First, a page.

left corner left corner
China Daily Website  

S. African govt vows to achieve Aids-free generation

Updated: 2015-11-30 10:22

CAPE TOWN - The realization of an Aids-free generation is possible for South Africa because of the many actions taken by South Africans from all walks of life over so many years, Deputy President Cyril Ramaphosa said on Sunday.

"We have acted in various ways, big and small, to spread information, to fight stigma and to promote healthy lifestyles," Ramaphosa said in a statement to mark the World Aids Day, which falls on December 1.

"As we commemorate World Aids Day, let us work harder and with determination to secure an Aids-free South Africa and indeed an Aids-free world," he said.

The country has the biggest HIV treatment program in the world, with more than three million HIV patients on life-saving antiretrovirals, meaning treatment coverage for nearly 50 percent of the infected.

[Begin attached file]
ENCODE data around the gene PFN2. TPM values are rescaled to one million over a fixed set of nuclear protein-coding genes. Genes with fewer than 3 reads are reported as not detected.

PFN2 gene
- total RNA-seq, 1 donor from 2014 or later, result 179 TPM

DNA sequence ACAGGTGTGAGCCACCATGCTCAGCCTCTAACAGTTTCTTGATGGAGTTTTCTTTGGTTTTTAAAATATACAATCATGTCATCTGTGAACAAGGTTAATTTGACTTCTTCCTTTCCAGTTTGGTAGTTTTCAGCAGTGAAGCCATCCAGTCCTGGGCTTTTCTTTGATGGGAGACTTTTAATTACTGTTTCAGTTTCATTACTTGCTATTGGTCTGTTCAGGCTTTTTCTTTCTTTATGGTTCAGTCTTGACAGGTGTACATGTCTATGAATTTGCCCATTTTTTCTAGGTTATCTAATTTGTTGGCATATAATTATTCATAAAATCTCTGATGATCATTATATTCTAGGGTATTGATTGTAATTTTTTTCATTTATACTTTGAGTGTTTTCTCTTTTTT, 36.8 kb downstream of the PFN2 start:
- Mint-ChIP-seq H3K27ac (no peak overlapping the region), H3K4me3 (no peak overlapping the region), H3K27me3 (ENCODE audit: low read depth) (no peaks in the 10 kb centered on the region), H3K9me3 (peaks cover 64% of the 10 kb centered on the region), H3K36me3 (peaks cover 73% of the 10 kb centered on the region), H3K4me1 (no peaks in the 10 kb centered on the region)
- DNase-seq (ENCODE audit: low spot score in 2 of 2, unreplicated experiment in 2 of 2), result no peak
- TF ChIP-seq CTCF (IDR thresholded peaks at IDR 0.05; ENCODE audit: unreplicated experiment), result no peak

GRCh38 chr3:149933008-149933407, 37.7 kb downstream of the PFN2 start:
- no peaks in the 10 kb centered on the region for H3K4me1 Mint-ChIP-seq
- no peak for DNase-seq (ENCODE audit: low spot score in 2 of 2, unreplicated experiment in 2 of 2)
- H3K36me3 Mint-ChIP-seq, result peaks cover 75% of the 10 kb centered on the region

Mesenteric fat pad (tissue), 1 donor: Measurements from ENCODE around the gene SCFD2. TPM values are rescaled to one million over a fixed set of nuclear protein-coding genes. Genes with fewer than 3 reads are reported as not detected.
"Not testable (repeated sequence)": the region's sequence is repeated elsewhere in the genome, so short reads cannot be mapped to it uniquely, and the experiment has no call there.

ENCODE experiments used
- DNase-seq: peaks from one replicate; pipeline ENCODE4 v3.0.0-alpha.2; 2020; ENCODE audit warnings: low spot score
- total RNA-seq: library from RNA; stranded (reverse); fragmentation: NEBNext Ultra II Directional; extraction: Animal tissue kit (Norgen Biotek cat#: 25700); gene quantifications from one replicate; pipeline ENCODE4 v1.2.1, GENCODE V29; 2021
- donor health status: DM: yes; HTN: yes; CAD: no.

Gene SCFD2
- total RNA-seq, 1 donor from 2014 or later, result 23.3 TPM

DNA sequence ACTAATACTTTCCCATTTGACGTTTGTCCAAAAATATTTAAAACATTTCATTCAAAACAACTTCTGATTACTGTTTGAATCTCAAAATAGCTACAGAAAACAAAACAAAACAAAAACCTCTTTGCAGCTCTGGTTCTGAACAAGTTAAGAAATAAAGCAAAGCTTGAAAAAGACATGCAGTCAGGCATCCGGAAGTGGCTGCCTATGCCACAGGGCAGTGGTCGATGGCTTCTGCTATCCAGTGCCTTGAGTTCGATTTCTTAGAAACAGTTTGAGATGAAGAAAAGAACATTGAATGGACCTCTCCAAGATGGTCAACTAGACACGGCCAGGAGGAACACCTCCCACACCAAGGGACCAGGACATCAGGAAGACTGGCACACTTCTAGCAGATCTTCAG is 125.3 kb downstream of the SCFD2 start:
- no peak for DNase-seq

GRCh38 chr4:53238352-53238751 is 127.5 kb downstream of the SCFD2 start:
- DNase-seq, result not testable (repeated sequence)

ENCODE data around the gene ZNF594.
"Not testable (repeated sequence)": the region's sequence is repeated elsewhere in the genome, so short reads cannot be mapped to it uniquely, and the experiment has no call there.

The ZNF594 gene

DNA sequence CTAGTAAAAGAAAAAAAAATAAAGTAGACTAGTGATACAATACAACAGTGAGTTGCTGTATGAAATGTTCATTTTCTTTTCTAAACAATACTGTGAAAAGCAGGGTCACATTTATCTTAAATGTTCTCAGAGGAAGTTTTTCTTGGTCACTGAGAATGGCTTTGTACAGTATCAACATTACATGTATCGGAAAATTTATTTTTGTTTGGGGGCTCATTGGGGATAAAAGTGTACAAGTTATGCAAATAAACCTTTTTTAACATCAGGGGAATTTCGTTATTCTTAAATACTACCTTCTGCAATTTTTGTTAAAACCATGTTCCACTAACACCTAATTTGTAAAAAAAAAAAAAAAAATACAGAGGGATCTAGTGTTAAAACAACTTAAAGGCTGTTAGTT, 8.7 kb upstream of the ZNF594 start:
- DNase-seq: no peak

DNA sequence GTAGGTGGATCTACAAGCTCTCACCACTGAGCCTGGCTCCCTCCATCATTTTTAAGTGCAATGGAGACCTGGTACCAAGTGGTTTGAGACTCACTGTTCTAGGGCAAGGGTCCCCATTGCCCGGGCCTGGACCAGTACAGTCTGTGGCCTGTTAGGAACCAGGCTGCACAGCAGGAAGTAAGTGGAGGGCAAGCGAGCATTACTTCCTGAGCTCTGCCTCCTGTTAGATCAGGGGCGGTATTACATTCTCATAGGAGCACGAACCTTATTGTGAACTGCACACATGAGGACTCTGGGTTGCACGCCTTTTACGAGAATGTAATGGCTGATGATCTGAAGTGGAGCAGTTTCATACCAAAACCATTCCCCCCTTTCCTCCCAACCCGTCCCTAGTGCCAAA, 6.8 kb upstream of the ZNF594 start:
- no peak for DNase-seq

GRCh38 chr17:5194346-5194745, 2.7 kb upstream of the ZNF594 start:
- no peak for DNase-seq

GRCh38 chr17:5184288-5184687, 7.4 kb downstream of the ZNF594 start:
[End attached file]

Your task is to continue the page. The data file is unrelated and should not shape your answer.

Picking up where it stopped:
People are living longer and fewer people are dying of Aids and TB. Life expectancy has increased from 53 years in 2006 to over 62 years in 2013. The country has also reduced mother-to-child transmission further.

Yet the country still faces many challenges. The number of new HIV infections is still extremely high, particularly among young women and girls.

"We need to spread the word about prevention, encouraging all sexually-active South Africans to use condoms. We need to encourage people to test for HIV and TB. We need to ensure that all those who need treatment, receive treatment and that they remain on treatment," he said.

He urged South Africans to protect themselves and those who are nearest to them.

"We must protect the vulnerable. We must combat stigma and create an environment in which all can feel safe and comfortable to test and be treated. The end of HIV as a public health threat is in sight," Ramaphosa said.

South Africa has an estimated 6.4 million people living with HIV/AIDS, one of the countries with highest prevalence in the world.

  • Group a building block for Africa

    An unusually heavy downpour hit Durban for two days before the BRICS summit's debut on African soil, but interest for a better platform for emerging markets were still sparked at the summit.